My husband and I have just wasted an hour arguing over a magic eye picture. He can see a stag; I'm positive it's a snake. He's pleading colour blindness; I'm strengthening my case by reminding him of all the other times he's been wrong and I've been right. "We just see things in a different way," he finally tells me, in a desperate bid to end the discussion and get back to the cricket.
Viewpoint is everything. You love Marmite; I think it's tar in a jar. One country's GCSE pass grade is another's fail. Apparently there are still people who can look at Michael Gove and see someone who should be allowed near a school.
When you get a new class, it's important to get a handle on how your children view things. This is especially true for children with special educational needs (SEN). I'm not a natural SEN teacher: it requires a level of patience that I frankly don't possess. Over the years I've done a few courses on dyslexia, attention deficit hyperactivity disorder and autism, but the main thing I've discovered is that the only way to learn how to teach a child with SEN is to just get on and teach them.
I taught Jack when he was in Year 4. He was very bright, very likeable and very hard work. Teaching him on a one-to-one or small-group basis was fine; trying to get some work out of him in a whole-class situation without him shouting out, tilting on his chair or pinching the child next to him was less so.
Within the first term we had him assessed. He has Asperger's syndrome. A harassed-looking woman with a briefcase came for a meeting, told me to give him a visual timetable and his own 5m2 of classroom and departed.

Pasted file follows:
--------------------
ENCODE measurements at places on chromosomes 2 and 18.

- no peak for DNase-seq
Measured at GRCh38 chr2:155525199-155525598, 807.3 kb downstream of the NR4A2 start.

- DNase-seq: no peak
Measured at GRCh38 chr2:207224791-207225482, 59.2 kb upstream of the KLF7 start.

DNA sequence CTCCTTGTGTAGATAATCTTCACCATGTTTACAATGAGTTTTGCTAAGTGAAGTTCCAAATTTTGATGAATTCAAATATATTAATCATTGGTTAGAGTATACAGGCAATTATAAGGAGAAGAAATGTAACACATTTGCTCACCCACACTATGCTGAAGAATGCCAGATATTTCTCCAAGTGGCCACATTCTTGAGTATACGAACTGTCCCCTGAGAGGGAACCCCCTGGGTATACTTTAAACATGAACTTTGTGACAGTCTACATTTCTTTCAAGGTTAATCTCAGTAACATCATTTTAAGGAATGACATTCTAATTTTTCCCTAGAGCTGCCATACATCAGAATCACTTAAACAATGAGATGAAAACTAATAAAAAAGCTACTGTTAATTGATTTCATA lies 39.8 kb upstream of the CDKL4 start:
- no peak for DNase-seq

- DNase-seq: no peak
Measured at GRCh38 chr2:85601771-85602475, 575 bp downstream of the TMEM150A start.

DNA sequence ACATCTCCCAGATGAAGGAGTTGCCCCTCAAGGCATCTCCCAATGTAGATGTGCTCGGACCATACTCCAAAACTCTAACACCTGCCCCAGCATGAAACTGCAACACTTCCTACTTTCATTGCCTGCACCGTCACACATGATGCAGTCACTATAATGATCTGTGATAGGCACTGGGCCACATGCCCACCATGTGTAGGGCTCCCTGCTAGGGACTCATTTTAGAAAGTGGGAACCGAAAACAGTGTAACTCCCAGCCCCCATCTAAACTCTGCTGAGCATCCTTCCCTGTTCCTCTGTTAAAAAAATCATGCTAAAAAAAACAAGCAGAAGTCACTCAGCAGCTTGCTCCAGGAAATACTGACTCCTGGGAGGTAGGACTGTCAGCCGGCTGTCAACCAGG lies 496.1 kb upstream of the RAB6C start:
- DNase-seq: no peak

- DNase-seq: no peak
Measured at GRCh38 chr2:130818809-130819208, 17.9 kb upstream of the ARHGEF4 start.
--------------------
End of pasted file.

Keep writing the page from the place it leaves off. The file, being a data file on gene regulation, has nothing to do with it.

Teaching Jack was like playing a daily game of chess in which he was constantly one move ahead. A behaviour strategy that worked on Monday was usually kaput by Tuesday. Trying to get him working properly while simultaneously keeping 31 others on task was nigh on impossible.
He also had an unnerving ability to see through teacher bullshit. "As you know, Ofsted is coming tomorrow," I remember telling my class. "Your headteacher has filled in a form that says you're all well-behaved, hardworking children and the visitors are coming to see for themselves how wonderful you are." I could see the rest of the class visibly swell at this praise. Not Jack, though. "If we're not wonderful is the headteacher in trouble for lying?" he wanted to know. I could see this thought appealed to him.
"I hate school," he once told me. "Everyone's always telling me off for things I didn't do." It took a while for me to realise he was right. From where I stood, Jack was consistently and deliberately disruptive. He disobeyed instructions, he called out, he was unkind to other children. From his point of view the adults around him were inconsistent, nagging and unfair. I hadn't told him to write more than one paragraph so why was I berating him for writing too little? He and Jacob were playing policemen so why was Jacob now cross that he had grabbed his arms and restrained him when that's exactly what a policeman would do?
A few weeks later I got a further insight into life as Jack saw it. It had been a good day. He had got four stickers on his chart and listened attentively while I read the children Roald Dahl's version of The Three Little Pigs. As I sent his table off to collect their coats and bags, I praised him for his behaviour.
Within two minutes a small contingent of girls was at my desk. "Jack called Sophie a pig," they told me. Wearily, I called him over. "I'm so disappointed, Jack," I told him. "You were having such a good day. Why did you upset Sophie?" Jack was outraged. "I didn't," he argued. "I just told her she was a pig, like the one in the story." I opened my mouth to tell him off again when I happened to glance down at her - a small blonde girl wearing a pink coat, her pale pink face famed by a pink fur-lined hood. He was right - she looked like a pig.
"Jack," I said. "Even though someone might remind you of a pig, it's not nice to call them a pig. In future, will you agree not to call Sophie or anyone else a pig?"
He smiled at me. "No problem, Miss." Progress, of a sort.
Jo Brighouse teaches at a primary school in the Midlands.